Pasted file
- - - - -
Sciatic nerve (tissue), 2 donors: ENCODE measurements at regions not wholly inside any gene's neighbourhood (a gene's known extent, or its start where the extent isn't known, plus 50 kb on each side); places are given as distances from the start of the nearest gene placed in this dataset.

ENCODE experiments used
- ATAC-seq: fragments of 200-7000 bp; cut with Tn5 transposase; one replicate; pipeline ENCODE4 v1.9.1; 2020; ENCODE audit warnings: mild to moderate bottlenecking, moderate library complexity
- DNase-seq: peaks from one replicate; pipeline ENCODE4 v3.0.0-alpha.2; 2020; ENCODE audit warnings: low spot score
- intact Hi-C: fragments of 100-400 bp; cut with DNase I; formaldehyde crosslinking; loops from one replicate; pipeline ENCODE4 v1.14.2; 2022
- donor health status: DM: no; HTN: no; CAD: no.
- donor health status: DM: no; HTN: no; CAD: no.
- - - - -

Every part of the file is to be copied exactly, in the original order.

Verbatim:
Sciatic nerve (tissue), 2 donors: ENCODE measurements at regions not wholly inside any gene's neighbourhood (a gene's known extent, or its start where the extent isn't known, plus 50 kb on each side); places are given as distances from the start of the nearest gene placed in this dataset.

ENCODE experiments used
- ATAC-seq: fragments of 200-7000 bp; cut with Tn5 transposase; one replicate; pipeline ENCODE4 v1.9.1; 2020; ENCODE audit warnings: mild to moderate bottlenecking, moderate library complexity
- DNase-seq: peaks from one replicate; pipeline ENCODE4 v3.0.0-alpha.2; 2020; ENCODE audit warnings: low spot score
- intact Hi-C: fragments of 100-400 bp; cut with DNase I; formaldehyde crosslinking; loops from one replicate; pipeline ENCODE4 v1.14.2; 2022
- donor health status: DM: no; HTN: no; CAD: no.
- donor health status: DM: no; HTN: no; CAD: no.